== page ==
Schools Camera Trapping Project

Our successful project showed that camera traps are a great way of engaging children with nature.

NatureScot has further expanded an innovative camera trapping project – originally developed in north-east Scotland – over a number of years. The results have been excellent. They show that this technology can really inspire young people to engage with local wildlife and has huge potential for a variety of learning opportunities. It is also a very effective way of encouraging outdoor learning.

Engaging children with nature

Camera traps are a great way to encourage children to get outdoors, as they combine technology with children’s innate sense of curiosity about the world. They also show that wildlife is not confined to the countryside but can be found in even the busiest urban areas. Inspiring children can also be a very effective way of encouraging adults to value nature.

Aims of the project

The inspiration for the project was the 2020 Challenge for Scotland’s Biodiversity.

The aims are to encourage innovation in nature education, engage children with nature, encourage outdoor learning and create a lasting legacy.

Developing the project

We worked with the originator of the pilot project, Rose Toney, North East Scotland Biodiversity Partnership Coordinator, to deliver the 2017 project. We then approached rangers, nature reserve staff and others working in environmental education. Each of those approached picked a local school that they would be able to support 'on the ground'. The most recent round of the camera trap project worked with schools involved in the Learning in Local Greenspace project.

Camera trapping in action

Schools taking part were lent a camera trap kit and asked to submit a video compiled from their best footage. The winning schools were each awarded a new camera trap kit.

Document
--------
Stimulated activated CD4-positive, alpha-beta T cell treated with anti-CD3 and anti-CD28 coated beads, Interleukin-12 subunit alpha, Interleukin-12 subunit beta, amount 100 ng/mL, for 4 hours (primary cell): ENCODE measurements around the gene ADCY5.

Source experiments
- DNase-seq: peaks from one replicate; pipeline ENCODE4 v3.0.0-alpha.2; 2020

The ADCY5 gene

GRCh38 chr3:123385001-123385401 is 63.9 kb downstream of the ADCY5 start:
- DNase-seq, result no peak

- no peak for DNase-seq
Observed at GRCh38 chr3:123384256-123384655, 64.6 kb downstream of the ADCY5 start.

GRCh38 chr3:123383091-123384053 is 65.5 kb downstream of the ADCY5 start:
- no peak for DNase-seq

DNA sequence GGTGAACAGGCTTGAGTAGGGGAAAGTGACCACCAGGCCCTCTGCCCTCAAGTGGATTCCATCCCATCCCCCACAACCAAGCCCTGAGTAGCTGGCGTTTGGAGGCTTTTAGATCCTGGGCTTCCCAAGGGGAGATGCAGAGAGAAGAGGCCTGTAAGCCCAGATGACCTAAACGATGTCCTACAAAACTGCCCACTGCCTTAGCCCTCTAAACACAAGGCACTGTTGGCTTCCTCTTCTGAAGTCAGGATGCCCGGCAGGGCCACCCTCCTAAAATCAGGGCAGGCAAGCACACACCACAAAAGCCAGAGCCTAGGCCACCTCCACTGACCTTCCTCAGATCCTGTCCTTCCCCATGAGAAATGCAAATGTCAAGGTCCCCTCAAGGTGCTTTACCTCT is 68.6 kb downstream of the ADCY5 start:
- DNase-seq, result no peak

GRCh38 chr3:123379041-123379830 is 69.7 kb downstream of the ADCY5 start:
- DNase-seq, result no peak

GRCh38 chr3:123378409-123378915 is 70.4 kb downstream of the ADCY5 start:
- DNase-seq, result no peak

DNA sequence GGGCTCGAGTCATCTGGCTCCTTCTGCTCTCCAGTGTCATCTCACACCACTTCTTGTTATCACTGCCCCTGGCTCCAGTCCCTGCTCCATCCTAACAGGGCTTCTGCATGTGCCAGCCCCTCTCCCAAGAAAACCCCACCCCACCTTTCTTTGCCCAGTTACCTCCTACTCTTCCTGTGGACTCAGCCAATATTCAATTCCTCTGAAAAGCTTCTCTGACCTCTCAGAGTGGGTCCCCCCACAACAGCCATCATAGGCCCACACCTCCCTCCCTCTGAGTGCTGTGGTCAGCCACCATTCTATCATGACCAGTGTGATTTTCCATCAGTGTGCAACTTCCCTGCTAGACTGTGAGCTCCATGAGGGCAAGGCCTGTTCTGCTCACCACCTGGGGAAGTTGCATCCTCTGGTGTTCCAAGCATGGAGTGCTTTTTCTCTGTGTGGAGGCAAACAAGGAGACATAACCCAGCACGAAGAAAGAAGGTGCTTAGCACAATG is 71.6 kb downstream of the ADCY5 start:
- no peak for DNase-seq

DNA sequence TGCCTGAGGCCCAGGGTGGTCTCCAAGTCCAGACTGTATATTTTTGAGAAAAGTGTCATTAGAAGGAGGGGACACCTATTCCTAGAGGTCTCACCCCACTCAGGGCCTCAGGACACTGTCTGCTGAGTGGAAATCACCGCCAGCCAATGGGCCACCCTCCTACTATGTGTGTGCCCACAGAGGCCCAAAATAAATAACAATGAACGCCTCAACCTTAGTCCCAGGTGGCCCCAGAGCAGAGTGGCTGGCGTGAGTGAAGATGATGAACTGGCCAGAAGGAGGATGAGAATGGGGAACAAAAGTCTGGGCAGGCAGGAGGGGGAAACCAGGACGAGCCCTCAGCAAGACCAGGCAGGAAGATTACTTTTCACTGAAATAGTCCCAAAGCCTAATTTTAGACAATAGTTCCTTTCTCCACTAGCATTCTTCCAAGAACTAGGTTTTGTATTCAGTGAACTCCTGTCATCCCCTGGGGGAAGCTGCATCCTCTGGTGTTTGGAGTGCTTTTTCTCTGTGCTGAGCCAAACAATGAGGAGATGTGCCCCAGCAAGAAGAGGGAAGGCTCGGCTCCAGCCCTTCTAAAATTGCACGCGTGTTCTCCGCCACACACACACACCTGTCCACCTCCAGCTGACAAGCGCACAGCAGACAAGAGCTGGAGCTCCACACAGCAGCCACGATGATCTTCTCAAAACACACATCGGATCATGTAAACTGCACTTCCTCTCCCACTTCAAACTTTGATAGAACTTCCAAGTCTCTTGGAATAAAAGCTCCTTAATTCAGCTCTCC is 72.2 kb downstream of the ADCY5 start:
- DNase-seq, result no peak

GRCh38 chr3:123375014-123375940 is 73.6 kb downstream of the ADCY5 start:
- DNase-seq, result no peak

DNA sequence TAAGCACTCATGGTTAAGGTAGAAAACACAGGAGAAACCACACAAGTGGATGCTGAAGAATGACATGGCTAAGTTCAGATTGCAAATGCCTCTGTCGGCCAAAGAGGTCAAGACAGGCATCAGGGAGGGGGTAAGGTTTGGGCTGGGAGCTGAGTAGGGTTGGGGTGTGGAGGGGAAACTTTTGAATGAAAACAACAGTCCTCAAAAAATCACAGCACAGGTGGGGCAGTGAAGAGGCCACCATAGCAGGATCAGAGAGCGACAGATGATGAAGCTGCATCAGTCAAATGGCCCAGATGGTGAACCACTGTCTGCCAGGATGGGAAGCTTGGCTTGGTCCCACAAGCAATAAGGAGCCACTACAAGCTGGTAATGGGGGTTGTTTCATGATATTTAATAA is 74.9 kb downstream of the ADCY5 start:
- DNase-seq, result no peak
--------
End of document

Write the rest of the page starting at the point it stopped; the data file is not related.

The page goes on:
Pupils had to be involved at all stages of planning, recording and preparing the videos. Most were narrated by the children, explaining what they had discovered about their local wildlife. Each school were encouraged to submit its findings to its local records centre. This also helps to engage children in protecting wildlife and provides more learning opportunities through data gathering.

The results

The judging panel was amazed by the standard of submissions. The judges were also delighted by how schools had embraced the project. They could see how schools had used it as a springboard for further learning activities and to support their delivery of the Curriculum for Excellence.

Watch some of the winning videos.

The most recent films were submitted shortly before the COVID-19 pandemic and we have developed these submissions into a suite of resources that we hope other teachers will find inspiring to see. We invited the teachers to talk about their experience of the camera trap project and what learning opportunities can be developed by using this technology:

You can view the full Schools Trapping video playlist.

Scottish Primary Schools Camera Trap Competition 2020
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NatureScot Chief Executive, Francesca Osowska takes a look at the six fantastic schools' entries for this year.

Next steps

The project is currently on hold due to the COVID-19 pandemic. 


Sharon Cunningham
Email: [email protected]

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